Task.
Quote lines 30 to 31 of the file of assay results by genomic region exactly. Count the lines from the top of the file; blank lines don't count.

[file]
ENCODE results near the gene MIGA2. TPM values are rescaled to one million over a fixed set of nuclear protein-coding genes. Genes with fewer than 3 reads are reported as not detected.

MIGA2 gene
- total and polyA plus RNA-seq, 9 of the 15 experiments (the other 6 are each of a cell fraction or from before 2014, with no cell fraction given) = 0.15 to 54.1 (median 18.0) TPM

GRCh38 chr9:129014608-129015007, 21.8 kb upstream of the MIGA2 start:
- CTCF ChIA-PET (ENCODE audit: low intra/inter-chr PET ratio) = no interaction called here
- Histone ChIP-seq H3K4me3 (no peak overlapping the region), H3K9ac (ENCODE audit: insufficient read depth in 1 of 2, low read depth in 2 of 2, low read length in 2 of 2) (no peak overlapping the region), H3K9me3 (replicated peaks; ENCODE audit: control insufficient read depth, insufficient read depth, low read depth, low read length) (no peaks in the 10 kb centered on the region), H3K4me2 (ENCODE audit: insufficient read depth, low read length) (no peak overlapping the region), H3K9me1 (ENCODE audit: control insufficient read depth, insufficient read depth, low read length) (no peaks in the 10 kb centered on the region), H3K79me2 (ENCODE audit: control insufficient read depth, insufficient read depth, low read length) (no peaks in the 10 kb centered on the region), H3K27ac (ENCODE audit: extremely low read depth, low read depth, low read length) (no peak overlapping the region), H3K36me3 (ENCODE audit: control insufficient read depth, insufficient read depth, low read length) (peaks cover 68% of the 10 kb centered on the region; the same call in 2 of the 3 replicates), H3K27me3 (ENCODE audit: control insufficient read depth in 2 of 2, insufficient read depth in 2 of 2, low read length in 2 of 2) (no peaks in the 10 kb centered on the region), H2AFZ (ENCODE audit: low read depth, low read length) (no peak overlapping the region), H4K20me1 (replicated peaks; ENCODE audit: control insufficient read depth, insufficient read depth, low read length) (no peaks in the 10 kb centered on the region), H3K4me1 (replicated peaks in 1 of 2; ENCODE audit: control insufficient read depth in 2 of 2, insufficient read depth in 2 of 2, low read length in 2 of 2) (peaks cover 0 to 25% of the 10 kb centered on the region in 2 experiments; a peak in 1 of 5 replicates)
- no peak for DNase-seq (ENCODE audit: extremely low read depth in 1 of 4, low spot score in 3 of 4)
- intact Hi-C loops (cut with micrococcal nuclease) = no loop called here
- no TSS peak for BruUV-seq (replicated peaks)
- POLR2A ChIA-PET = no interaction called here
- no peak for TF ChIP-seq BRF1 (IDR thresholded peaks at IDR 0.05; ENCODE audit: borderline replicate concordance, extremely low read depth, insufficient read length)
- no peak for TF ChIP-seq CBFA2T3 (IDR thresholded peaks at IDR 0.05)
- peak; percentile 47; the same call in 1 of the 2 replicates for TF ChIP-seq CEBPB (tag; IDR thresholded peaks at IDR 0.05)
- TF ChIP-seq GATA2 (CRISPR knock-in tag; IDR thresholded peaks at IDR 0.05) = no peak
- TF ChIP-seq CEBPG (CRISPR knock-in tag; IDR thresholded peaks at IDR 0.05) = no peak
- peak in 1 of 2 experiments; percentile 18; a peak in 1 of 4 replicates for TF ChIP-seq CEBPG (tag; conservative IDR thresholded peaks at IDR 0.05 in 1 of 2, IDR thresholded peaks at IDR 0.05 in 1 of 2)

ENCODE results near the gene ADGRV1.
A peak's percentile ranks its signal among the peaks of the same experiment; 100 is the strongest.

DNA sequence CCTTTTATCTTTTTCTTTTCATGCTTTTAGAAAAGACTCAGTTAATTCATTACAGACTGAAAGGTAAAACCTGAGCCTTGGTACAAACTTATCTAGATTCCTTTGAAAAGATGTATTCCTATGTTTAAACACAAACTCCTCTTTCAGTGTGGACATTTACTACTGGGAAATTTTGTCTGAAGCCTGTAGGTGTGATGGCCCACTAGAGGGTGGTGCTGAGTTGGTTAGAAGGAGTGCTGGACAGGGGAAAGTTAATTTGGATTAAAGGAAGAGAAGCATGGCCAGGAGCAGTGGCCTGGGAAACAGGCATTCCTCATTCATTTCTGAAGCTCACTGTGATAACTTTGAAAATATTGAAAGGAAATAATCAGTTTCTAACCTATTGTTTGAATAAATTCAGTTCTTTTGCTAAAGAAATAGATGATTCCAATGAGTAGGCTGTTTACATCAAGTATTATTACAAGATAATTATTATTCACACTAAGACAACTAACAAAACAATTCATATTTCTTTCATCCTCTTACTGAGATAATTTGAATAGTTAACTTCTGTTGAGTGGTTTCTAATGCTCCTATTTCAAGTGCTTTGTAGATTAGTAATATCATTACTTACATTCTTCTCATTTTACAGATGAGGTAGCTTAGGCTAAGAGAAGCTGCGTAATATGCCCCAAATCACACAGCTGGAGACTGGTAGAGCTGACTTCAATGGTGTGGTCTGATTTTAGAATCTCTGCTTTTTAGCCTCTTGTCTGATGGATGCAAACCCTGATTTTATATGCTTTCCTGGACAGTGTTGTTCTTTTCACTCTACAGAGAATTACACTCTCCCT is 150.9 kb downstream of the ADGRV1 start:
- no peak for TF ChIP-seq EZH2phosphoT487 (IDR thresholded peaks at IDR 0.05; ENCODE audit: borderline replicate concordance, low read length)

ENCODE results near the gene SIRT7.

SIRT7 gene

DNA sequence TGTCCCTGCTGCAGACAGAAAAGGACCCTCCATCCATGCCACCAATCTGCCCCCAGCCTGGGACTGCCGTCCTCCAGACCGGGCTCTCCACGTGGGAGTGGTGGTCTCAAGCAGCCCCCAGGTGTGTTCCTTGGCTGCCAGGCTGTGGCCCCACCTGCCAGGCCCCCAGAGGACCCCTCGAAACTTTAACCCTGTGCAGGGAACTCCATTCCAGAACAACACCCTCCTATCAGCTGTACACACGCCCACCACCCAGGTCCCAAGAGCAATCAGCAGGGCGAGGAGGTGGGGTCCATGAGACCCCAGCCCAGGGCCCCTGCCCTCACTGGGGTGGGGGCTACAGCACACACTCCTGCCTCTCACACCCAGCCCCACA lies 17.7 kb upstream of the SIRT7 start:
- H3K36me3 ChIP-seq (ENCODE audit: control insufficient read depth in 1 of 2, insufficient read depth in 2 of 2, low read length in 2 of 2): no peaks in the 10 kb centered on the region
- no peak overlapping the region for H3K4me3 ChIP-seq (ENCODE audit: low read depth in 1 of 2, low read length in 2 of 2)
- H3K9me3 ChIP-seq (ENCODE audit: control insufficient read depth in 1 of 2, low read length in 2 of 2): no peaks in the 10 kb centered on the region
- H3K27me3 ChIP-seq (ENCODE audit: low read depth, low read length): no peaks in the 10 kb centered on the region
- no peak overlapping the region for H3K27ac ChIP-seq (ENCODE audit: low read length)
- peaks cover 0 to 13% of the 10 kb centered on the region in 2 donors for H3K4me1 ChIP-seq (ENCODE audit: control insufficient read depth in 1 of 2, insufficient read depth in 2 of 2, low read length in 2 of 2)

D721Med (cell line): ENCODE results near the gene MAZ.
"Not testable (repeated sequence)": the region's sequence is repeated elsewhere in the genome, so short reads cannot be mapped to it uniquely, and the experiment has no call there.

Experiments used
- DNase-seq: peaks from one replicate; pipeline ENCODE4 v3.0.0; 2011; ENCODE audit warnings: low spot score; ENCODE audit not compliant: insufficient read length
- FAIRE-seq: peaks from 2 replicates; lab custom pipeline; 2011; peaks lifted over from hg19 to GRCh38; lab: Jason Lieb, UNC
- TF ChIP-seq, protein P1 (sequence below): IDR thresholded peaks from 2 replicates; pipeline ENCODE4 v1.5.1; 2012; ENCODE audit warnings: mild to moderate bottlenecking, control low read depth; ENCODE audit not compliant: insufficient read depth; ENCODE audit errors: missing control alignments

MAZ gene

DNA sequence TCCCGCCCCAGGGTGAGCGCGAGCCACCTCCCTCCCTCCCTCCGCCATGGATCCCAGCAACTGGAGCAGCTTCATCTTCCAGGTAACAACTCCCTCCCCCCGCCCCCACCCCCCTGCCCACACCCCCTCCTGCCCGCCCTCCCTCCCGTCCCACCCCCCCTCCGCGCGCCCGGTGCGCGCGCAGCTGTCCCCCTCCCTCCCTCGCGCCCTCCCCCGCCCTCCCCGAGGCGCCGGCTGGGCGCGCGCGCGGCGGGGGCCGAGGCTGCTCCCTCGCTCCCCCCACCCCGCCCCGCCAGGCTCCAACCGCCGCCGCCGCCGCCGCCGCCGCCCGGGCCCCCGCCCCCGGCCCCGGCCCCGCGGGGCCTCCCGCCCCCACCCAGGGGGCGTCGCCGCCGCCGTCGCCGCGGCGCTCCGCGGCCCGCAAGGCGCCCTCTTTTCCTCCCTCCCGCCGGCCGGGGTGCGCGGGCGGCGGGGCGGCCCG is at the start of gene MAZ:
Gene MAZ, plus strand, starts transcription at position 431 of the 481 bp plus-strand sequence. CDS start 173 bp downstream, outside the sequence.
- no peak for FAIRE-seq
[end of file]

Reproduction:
D721Med (cell line): ENCODE results near the gene MAZ.
"Not testable (repeated sequence)": the region's sequence is repeated elsewhere in the genome, so short reads cannot be mapped to it uniquely, and the experiment has no call there.